Video Credit: NASA

Observations by Lunar Prospector, Cassini and Deep Impact afforded inconclusive results, although more recent evidence from NASA’s Moon Mineralogy Mapper aboard India’s Chandrayaan-1 orbiter revealed the spectral fingerprints of hydroxyl at the poles. The deliberate impact of an Atlas V’s Centaur upper stage into the shadowed crater Cabeus at the south pole in October 2009 was watched by NASA’s Lunar Crater Observation and Sensing Satellite (LCROSS) and revealed significant amounts of hydroxyl in the ejected material. It was postulated that this could be attributable to water-bearing materials in the form of near-pure crystalline water-ice, mixed with regolith. And laser altimetry of Shackleton Crater at the south pole, acquired by NASA’s Lunar Reconnaissance Orbiter (LRO), suggested that almost a quarter of the crater’s surface might be coated with ice.

Current thinking is that potentially millions of tons of water-ice may lie within the lunar regolith. It likely arrived at the Moon over geological timescales through the regular bombardment caused by water-bearing comets, asteroids and meteoroids or was continuously produced in-situ as hydrogen ions from the solar wind impacted oxygen-bearing minarals. As noted above, water-ice is unlikely to be present in the form of thick, pure ice deposits, but rather as thin coatings on soil grains.

Astrobotic’s Peregrine lander will become the first Commercial Lunar Payload Services (CLPS) mission to reach the Moon, following its launch next year atop the maiden voyage of United Launch Alliance’s (ULA) Vulcan heavylift booster. Image Credit: Astrobotics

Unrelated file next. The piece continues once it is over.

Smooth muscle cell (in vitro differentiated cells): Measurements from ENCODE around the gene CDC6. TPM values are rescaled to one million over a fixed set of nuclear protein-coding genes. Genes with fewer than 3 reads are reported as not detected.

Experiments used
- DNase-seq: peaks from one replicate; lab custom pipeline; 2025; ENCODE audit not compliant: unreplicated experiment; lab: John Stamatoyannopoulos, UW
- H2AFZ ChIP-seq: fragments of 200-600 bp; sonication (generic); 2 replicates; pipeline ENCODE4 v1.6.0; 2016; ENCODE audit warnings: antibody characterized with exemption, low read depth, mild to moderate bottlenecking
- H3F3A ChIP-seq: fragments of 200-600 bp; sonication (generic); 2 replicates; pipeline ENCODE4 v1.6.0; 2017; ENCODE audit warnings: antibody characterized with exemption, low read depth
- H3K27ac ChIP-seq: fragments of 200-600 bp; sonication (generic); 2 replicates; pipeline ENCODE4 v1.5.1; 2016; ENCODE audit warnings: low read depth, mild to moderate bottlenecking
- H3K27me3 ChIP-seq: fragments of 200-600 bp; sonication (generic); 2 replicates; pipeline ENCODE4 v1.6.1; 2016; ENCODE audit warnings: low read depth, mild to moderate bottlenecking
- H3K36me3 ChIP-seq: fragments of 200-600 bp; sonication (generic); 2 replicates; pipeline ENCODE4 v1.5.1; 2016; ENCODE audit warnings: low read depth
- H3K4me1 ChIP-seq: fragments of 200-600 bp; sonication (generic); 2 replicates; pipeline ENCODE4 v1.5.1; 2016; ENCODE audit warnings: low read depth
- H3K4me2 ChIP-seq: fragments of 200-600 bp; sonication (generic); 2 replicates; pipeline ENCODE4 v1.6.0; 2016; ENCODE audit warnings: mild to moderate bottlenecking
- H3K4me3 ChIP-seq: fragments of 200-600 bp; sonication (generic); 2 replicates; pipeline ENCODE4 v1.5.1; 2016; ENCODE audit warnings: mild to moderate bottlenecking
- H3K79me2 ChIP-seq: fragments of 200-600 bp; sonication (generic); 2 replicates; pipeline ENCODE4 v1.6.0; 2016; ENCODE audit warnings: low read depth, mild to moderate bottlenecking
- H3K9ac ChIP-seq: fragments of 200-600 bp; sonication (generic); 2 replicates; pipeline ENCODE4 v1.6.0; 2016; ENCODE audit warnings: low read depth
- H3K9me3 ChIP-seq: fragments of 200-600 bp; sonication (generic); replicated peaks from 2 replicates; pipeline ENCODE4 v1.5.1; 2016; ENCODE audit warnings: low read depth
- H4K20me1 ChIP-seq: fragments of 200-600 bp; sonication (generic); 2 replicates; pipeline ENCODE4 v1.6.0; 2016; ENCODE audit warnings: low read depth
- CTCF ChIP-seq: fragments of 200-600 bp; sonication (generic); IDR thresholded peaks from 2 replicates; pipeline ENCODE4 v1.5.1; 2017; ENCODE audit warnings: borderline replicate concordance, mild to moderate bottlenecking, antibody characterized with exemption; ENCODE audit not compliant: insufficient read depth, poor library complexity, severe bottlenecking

“The key to living on the Moon is water, the same as here on Earth,” said Daniel Andrews, project manager of the VIPER mission and director of engineering at NASA-Ames. “Since the confirmation of lunar water-ice ten years ago, the question now is if the Moon could really contain the amount of resources we need to live off-world. This rover will help us answer the many questions we have about where the water is, and how much there is for us to use.” 

In February 2020, NASA opened up bidding from its 14 CLPS partners to deliver VIPER to the Moon, with the launch moved to 2023. Today’s selection of Astrobotic to launch the rover now raises to four the total number of CLPS-contracted missions that are formally on NASA’s books for launch in the next two years alone.

Video Credit: Astrobotic

It is also the second CLPS mission assigned to Astrobotic. Last May, Astrobotic was awarded $79.5 million to develop the Peregrine lunar lander, which will fly in 2021 aboard the maiden voyage of United Launch Alliance’s (ULA) Vulcan heavylifter. “Griffin uses many of the same subsystems and approaches employed by the Peregrine lander, which will fly two years before VIPER,” Astrobotic noted in its news release on Thursday. “Both lander product lines put a heavy emphasis on safe and reliable delivery of customer payloads to the Moon.”

And Intuitive Machines received $77 million to fly the Nova-C lunar lander atop a SpaceX Falcon 9 booster in October 2021. More recently, in April of this year, Masten was picked for a $75.9 million contract to send the XL-1 lander to the Moon in 2022.